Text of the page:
Despite a strong response at the outset of the pandemic, as of Sept 22, India has the world’s fastest growing outbreak of COVID-19 in absolute numbers according to WHO, reporting more than 5·6 million infections. Restrictions began to be lifted in June, and this relaxation has continued in the face of a continuing dramatic increase in case numbers nationally. Beneath these alarming national figures, the pattern of spread in India is nuanced and complex, with marked differences between states, and between rural and urban areas. For example, cities like Kolkata and rural areas in the north of India were relatively spared the outbreak initially, whereas Delhi, with strong international connections, was at the forefront of the first wave. Even so, India is clearly facing a dangerous period.
The country has responded well in many regards, especially for such a large and diverse nation. India instigated a national lockdown in March, which was praised by WHO. During the lockdown period, tertiary care provision was increased, including access to specialist equipment such as ventilators. Testing numbers also increased quickly, with India being among the first to roll out innovations like pooled testing. India has also been at the forefront of efforts to develop and manufacture a vaccine, both through domestic vaccine candidates and manufacturers such as the Serum Institute of India preparing production capacity for internationally developed vaccine candidates.
Difficulties remain. The lockdown created a parallel crisis for many people as income fell dramatically, hunger increased, and many migrant workers walked long distances home. India’s GDP was already decreasing before COVID-19 but the contraction of almost 25% year on year in the quarter April to June could make India one of the worst affected countries economically. As the outbreak has spread from its initial foothold in cities to smaller urban areas and villages, pre-existing disparities in health-care provision have become increasingly relevant. Rural health infrastructure in India can be sparse, and some smaller private hospitals have reported equipment shortages, especially oxygen.
Most crucially, the rapidly growing case numbers, alongside the continuing relaxation of restrictions, are creating an atmosphere of fatalism mingled with false optimism that undermines effective use of non-pharmaceutical interventions such as masks and physical distancing. The epidemic in India is far from over, with a potentially huge burden of mortality and morbidity to come unless public health measures are used and adhered to. Without clear and honest communication of the risks of COVID-19 to the population, stemming the epidemic will be impossible.
According to news reports, hours before announcing the national lockdown, Prime Minister Narendra Modi told owners and editors from India’s largest media organisations that it was important to tackle the spread of pessimism, negativity, and rumour. This pressure to avoid negative news, and to offer reassurance, appears to have been felt by several professional scientific organisations in India. The Indian Council of Medical Research (ICMR) has been singled out by experts for straying from scientific evidence, appearing at worst politically motivated and at best overly optimistic. A letter from the Director General of the ICMR, Balram Bhargava, said that the ICMR envisaged launching a coronavirus vaccine on Aug 15 (Indian Independence Day; a deadline considered unrealistic by most medical experts); ICMR has supported treatment with hydroxychloroquine despite insufficient evidence; and news reports claim that data on coronavirus infection were removed from a scientific paper.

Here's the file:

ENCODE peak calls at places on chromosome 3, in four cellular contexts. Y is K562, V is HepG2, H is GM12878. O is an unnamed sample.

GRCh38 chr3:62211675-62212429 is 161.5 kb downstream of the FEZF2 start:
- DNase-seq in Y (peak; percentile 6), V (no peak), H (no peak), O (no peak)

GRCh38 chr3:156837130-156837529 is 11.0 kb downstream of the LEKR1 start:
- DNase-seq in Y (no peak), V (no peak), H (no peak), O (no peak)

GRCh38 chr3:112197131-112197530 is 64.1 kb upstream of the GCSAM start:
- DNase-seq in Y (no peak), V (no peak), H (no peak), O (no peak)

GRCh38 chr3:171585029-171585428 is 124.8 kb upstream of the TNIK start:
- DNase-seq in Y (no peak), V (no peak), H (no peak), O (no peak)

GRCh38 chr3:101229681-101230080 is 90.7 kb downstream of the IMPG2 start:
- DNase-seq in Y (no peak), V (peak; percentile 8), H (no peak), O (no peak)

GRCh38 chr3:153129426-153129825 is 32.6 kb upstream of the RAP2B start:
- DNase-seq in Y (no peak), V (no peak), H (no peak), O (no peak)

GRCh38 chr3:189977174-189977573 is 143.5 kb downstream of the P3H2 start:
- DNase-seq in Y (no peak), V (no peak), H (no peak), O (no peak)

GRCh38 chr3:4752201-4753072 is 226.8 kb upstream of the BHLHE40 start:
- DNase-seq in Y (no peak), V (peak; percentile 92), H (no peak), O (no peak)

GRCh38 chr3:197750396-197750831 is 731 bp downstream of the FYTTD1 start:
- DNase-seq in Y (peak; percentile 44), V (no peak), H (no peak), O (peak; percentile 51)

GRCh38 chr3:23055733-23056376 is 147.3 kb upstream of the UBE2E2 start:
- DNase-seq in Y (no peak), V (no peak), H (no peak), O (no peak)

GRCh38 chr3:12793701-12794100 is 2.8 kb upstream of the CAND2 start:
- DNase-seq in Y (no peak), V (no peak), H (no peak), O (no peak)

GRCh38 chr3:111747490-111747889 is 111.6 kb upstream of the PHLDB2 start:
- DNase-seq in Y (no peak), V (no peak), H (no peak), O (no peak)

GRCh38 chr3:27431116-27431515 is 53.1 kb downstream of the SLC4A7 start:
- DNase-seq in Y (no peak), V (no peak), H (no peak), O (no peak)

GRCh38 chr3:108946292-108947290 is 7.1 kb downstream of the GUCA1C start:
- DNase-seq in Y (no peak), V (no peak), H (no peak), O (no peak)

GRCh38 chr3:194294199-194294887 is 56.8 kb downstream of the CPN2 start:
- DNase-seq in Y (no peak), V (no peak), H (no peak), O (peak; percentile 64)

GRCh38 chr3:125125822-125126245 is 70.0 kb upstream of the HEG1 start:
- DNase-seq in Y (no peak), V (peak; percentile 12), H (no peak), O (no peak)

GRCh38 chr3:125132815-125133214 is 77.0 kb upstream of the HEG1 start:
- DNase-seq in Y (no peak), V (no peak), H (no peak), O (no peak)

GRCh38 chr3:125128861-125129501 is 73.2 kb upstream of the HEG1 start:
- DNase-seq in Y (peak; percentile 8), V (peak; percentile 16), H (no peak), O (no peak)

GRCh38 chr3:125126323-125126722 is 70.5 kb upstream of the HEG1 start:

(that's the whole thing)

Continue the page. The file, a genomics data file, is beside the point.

Transparency of the data on COVID-19 cases and deaths, especially those underpinning the case fatality rate, has also been questioned, as detailed in a recent World Report. The Indian Government reports a case fatality rate of 1·8%, much lower than the reported rate in other countries, but it is difficult to know if the numbers are comparable.
Hope is important, and recognising successes is vital, especially during a pandemic. But presenting the current situation in India with a too positive spin not only clouds reality but also hampers vital public health initiatives. Perpetuating unrealistic claims or failing to honestly report negative news creates uncertainty among the public and health-care professionals, discouraging people from taking preventive action or taking public health messages seriously. India has the expertise in medicine, public health, research, and manufacturing to lead the nation through the COVID-19 pandemic. To capitalise on these attributes, the country’s leaders must respect scientific evidence, expert commentary, and academic freedom, and not provide false optimism. – The Lancet